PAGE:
Rating:

Beautiful Lies by Lisa Unger

978-0307388995

Mass Market Paperback: 444 pages - Publisher: Vintage (April 29, 2008 ) - Language: English - ISBN-10: 0307388999 - ISBN-13: 978-0307388995

 

Beautiful Lies

by Lisa Unger

Ridley Jones has been living a lie. A myserious package showed up on her doorstep one morning and the beautiful lie she used to call her life was over. Suddenly, everyone she knows feels like a stranger. She has no idea who’s on her side and who has something to hide – even her new lover, Jake, might have disturbing secrets of his own.

Now she’s determined to find out the truth, even if it means risking her life.

Review: Family secrets you like you can’t imagine.

It all started when Ridley saves a little boy from being run over in the middle of the street. That fifteen minutes of fame – are going to cost her like you wouldn’t believe.

A grainy photo and the words: “Are you my daughter?” are shoved under her door, and this starts the entire train of destruction. Everyone she knows has been lying to her, from her parents to her brother, her ex-fiance and friend, Zach and his mother, Esme. Even her deceased Uncle Max lied to her. Everyone is telling her that, because of her act of bravery, it’s bringing crazies out of the woodwork, but for some reason, that doesn’t ring true for Ridley, and she becomes determined to find out why.

And it seems that the only one she believes she can trust is Jake, a man who recently moved into her apartment building. After a little research, Ridley learns that the woman in the photo, Teresa Elizabeth Stone, had been murdered in 1972 and her 18-month-old daughter, Jessie Amelia Stone, went missing. It was believed that Christina Luna, father of Jessie, had murdered her and disappeared with the child. With Jake’s help, she gets in contact with the man who sent her the photo, Christian Luna. He’d found Teresa’s body that night, and Jessie missing, and he ran, knowing that he would be a supsect, for Teresa had a restraining order on him, and he’d been banging on her door, drunk as a skunk, earlier that night.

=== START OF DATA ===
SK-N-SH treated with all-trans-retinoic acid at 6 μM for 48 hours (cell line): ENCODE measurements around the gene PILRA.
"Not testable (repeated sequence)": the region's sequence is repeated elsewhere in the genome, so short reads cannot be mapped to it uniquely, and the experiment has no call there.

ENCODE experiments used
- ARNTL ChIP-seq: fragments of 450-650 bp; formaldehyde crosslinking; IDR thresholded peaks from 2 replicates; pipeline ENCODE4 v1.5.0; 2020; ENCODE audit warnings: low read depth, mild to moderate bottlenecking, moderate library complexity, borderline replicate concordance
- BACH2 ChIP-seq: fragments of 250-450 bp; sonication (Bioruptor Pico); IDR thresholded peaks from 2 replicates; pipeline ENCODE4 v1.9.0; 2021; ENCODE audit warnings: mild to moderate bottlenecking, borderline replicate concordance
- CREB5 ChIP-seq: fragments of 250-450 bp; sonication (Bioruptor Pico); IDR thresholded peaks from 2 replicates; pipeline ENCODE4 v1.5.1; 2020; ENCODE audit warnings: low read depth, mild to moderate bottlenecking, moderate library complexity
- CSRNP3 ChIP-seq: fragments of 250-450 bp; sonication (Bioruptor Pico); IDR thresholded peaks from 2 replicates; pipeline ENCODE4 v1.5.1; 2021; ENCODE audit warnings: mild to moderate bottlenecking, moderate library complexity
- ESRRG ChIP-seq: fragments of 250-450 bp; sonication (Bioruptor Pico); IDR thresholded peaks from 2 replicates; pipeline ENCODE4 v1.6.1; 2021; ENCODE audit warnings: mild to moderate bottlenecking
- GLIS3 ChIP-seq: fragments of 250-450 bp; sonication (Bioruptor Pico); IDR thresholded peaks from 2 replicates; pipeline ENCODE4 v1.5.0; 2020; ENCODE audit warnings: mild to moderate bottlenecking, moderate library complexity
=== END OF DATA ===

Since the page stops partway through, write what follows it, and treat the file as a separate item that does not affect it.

But as Ridley is talking to him in the park, he’s shot dead beside her, rifle shot to the head.

Lies upon lies tumble, and Ridley becomes even more determined. Whether or not she is Jessie, she’s going to find out what happened over thirty years ago. Who killed Teresa Elizabeth Stone? And what happened to Jessie?

I’d had high hopes. I’d heard such good things about this author that when Crystal suggested this book as a Buddy Read, I jumped on it. I think we both may be regretting the idea.

It’s not that it was a bad book. The action was superb, the mystery was great, the plot thick, the lies, deceit and twists ties the reader up in knots. The characters have you wondering, but the main character, Ridley… oh, boy, where do I start?

You can tell she grew up in a bubble of her parents love and money. Naive, she knows about bad things in the world, but she really had no idea. Reading about it is one thing, but being involved is another, and her eyes are being opened rather drastically, rather quickly. But the rambling… OMG, the rambling! It screams FILLER! It may give you an idea about the kind of person she is, how she grew up, yada, yada, yada, blah, blah, blah, but enough is enough! At one point, she even jokes that we might be upset at her rambling but that there’s a point to it. I’m sorry, but there was stuff rambled about that had no bearing to the story whatsoever. The rambling drove me crazy, and I even had my husband look at me funny when I yelled: “Get to the point, already!” Not once, but three times.